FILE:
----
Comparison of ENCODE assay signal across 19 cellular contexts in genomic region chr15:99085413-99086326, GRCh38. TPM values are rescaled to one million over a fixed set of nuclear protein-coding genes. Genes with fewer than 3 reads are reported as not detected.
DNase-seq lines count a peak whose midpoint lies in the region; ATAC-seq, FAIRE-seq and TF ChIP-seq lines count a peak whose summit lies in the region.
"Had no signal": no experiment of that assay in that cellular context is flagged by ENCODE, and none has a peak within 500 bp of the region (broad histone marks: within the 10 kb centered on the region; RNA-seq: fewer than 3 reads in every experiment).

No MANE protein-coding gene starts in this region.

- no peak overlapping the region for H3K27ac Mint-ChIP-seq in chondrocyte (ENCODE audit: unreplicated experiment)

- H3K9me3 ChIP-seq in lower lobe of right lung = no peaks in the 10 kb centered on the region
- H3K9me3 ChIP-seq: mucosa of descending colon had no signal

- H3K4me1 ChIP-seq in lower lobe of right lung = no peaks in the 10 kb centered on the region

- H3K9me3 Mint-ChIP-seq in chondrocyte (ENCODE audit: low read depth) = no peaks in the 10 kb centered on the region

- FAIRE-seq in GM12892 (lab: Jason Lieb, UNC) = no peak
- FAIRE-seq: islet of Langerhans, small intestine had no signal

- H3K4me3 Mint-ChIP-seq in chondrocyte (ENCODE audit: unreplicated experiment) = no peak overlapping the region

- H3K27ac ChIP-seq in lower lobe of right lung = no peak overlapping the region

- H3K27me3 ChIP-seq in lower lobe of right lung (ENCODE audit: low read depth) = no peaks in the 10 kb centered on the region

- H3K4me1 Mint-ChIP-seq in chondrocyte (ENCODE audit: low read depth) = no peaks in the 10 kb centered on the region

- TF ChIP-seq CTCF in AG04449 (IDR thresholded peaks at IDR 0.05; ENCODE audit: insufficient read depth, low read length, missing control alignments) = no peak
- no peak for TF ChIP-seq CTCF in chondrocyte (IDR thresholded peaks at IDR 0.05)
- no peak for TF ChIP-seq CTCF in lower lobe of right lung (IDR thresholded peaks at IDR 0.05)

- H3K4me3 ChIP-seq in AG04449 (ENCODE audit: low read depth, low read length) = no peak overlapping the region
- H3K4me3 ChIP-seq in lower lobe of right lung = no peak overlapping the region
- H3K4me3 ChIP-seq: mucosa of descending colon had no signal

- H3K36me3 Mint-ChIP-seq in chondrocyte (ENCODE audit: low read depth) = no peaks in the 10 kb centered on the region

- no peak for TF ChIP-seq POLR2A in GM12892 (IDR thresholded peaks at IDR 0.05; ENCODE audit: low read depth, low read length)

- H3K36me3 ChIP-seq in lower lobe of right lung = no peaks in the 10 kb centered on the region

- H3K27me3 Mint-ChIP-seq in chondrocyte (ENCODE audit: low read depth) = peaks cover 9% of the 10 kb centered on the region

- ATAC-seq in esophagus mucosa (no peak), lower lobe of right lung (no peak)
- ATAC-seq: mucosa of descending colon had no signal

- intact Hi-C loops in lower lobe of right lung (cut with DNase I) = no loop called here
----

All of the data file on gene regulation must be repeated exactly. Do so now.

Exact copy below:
Comparison of ENCODE assay signal across 19 cellular contexts in genomic region chr15:99085413-99086326, GRCh38. TPM values are rescaled to one million over a fixed set of nuclear protein-coding genes. Genes with fewer than 3 reads are reported as not detected.
DNase-seq lines count a peak whose midpoint lies in the region; ATAC-seq, FAIRE-seq and TF ChIP-seq lines count a peak whose summit lies in the region.
"Had no signal": no experiment of that assay in that cellular context is flagged by ENCODE, and none has a peak within 500 bp of the region (broad histone marks: within the 10 kb centered on the region; RNA-seq: fewer than 3 reads in every experiment).

No MANE protein-coding gene starts in this region.

- no peak overlapping the region for H3K27ac Mint-ChIP-seq in chondrocyte (ENCODE audit: unreplicated experiment)

- H3K9me3 ChIP-seq in lower lobe of right lung = no peaks in the 10 kb centered on the region
- H3K9me3 ChIP-seq: mucosa of descending colon had no signal

- H3K4me1 ChIP-seq in lower lobe of right lung = no peaks in the 10 kb centered on the region

- H3K9me3 Mint-ChIP-seq in chondrocyte (ENCODE audit: low read depth) = no peaks in the 10 kb centered on the region

- FAIRE-seq in GM12892 (lab: Jason Lieb, UNC) = no peak
- FAIRE-seq: islet of Langerhans, small intestine had no signal

- H3K4me3 Mint-ChIP-seq in chondrocyte (ENCODE audit: unreplicated experiment) = no peak overlapping the region

- H3K27ac ChIP-seq in lower lobe of right lung = no peak overlapping the region

- H3K27me3 ChIP-seq in lower lobe of right lung (ENCODE audit: low read depth) = no peaks in the 10 kb centered on the region

- H3K4me1 Mint-ChIP-seq in chondrocyte (ENCODE audit: low read depth) = no peaks in the 10 kb centered on the region

- TF ChIP-seq CTCF in AG04449 (IDR thresholded peaks at IDR 0.05; ENCODE audit: insufficient read depth, low read length, missing control alignments) = no peak
- no peak for TF ChIP-seq CTCF in chondrocyte (IDR thresholded peaks at IDR 0.05)
- no peak for TF ChIP-seq CTCF in lower lobe of right lung (IDR thresholded peaks at IDR 0.05)

- H3K4me3 ChIP-seq in AG04449 (ENCODE audit: low read depth, low read length) = no peak overlapping the region
- H3K4me3 ChIP-seq in lower lobe of right lung = no peak overlapping the region
- H3K4me3 ChIP-seq: mucosa of descending colon had no signal

- H3K36me3 Mint-ChIP-seq in chondrocyte (ENCODE audit: low read depth) = no peaks in the 10 kb centered on the region

- no peak for TF ChIP-seq POLR2A in GM12892 (IDR thresholded peaks at IDR 0.05; ENCODE audit: low read depth, low read length)

- H3K36me3 ChIP-seq in lower lobe of right lung = no peaks in the 10 kb centered on the region

- H3K27me3 Mint-ChIP-seq in chondrocyte (ENCODE audit: low read depth) = peaks cover 9% of the 10 kb centered on the region

- ATAC-seq in esophagus mucosa (no peak), lower lobe of right lung (no peak)
- ATAC-seq: mucosa of descending colon had no signal

- intact Hi-C loops in lower lobe of right lung (cut with DNase I) = no loop called here